Gunnar Dickfeld has added Volume 3 of “Black to Play! Train the Basics of Go (20-15 Kyu)”, in English and German, and volumes 1 and 2 are available in English, German, Spanish, and French, while “The Basics of Go Strategy” is now available is Spanish as well as German.
Click here for details on all the SmartGo Books books now available.
After a convincing performance against lower seeds Yale and U Maryland last Saturday, the two top seeds of the Collegiate Go League, University of Michigan and University of Toronto, are vying for the championship title this Saturday, April 19 at 1 pm (EST) on KGS. Top boards will have live professional commentary and will be announced throughout KGS; head to the ‘Collegiate Go League’ room to catch the action and see who will be crowned ACGA university champion for season 3 and receive the coveted cash prize and ACGA Cup. Commentary will begin around 1:30 pm after matches commence.
- Cole Pruitt
The first stage of the Irish Championship came to a close last night. Defending champion Noel Mitchell beat Roman Pszonka in the last game of the Top 8 league. It was not enough however, to grant him a place in the final. Roman and James Hutchinson will compete for the Irish title in a repeat of the 2012 match, whilst Noel takes 3rd spot. Tiberiu Gociu and Thomas Shanahan have a tiebreak match to play to see who takes 4th place.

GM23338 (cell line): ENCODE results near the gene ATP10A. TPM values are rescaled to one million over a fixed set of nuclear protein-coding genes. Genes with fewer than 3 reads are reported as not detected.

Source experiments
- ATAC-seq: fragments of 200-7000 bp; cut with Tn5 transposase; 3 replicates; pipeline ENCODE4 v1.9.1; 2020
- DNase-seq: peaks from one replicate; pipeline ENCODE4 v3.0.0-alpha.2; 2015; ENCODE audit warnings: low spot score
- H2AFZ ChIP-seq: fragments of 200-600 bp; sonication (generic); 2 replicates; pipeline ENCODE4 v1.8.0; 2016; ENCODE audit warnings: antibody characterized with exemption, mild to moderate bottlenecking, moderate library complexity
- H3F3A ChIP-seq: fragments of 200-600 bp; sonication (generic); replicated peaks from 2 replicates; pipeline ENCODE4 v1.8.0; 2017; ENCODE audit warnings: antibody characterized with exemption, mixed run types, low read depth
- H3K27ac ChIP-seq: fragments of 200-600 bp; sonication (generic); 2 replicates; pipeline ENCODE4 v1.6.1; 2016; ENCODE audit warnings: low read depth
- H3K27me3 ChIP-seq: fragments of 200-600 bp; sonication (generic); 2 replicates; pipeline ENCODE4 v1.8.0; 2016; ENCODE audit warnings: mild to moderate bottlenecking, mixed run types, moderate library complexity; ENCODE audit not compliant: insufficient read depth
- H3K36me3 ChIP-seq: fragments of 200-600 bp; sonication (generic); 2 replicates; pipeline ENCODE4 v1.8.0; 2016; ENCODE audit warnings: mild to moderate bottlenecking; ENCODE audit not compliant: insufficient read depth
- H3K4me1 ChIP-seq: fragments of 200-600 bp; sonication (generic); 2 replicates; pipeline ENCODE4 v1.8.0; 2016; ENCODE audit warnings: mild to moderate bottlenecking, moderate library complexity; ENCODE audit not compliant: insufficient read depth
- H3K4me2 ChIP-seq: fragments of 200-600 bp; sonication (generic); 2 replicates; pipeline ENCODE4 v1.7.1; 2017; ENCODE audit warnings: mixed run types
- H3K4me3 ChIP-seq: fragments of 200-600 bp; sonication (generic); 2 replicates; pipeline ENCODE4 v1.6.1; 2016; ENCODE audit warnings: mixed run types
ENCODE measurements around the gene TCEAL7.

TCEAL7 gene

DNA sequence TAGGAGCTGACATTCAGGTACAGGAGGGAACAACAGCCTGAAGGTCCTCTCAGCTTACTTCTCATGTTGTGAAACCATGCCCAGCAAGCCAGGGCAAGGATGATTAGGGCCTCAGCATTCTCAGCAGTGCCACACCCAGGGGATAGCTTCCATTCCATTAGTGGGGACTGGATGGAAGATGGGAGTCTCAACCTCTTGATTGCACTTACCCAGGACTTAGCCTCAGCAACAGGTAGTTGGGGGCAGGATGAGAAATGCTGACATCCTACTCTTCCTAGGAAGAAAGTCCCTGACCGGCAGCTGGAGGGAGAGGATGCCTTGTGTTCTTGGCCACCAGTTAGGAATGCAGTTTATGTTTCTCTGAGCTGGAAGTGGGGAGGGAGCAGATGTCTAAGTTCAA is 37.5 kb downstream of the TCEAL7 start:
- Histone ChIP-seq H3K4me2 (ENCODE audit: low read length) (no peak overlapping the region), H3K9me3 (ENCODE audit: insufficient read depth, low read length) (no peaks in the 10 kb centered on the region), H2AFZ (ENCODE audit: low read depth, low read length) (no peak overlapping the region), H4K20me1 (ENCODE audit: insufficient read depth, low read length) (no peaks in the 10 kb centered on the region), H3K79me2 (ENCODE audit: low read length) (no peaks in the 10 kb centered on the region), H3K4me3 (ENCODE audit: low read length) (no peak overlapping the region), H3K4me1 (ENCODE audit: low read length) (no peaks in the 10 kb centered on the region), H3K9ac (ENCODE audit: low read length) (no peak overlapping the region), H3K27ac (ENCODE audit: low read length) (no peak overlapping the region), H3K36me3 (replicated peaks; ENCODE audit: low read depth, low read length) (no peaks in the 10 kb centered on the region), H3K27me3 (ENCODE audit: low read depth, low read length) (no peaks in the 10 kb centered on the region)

The eighth annual Orlando Go Tournament was held April 12-13 in Orlando, FL. Brian Olive 1d topped the dan division, while Bart Lipofsky 6k topped the upper kyu division, Ellis Knickerbocker 8k the middle kyu and Tia Duncan 12k the lower kyu. Thirty-four players participated in a five-round event, with strengths ranging from 21 kyu to 5 dan.
Dan (1D and up): 1st: Brian Olive (1D); 2nd: Josh Lee (5D); 3rd: Jonathan Fisher (3D).
Upper Kyu (7K through 1K): 1st: Bart Lipofsky (6K); 2nd: Steve Barberi (1K); 3rd: Tony Vick (6K).
Middle Kyu (10K through 8K): 1st: Ellis Knickerbocker (8K); 2nd: Asahel Salgado (9K); 3rd:Aaron Otero (10K).
Lower Kyu (11K and down): 1st: Tia Duncan (12K); 2nd: Heather Crawford (15K); 3rd: Joel Mora (12K).
- photo: Christopher Sagner, Josh Lee, Fuqian Shi (left, front-to-back) and Jonathan Fisher, Yoshio Tanaka, Brian Olive (right, front-to-back); report/photo by Paul Wiegand